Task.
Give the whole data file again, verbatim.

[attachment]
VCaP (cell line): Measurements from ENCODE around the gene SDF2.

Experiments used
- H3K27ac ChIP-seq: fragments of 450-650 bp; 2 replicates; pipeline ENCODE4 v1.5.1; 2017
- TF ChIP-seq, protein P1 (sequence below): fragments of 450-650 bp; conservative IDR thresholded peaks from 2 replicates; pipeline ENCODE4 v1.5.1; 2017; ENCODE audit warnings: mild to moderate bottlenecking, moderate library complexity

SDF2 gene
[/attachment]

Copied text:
VCaP (cell line): Measurements from ENCODE around the gene SDF2.

Experiments used
- H3K27ac ChIP-seq: fragments of 450-650 bp; 2 replicates; pipeline ENCODE4 v1.5.1; 2017
- TF ChIP-seq, protein P1 (sequence below): fragments of 450-650 bp; conservative IDR thresholded peaks from 2 replicates; pipeline ENCODE4 v1.5.1; 2017; ENCODE audit warnings: mild to moderate bottlenecking, moderate library complexity

SDF2 gene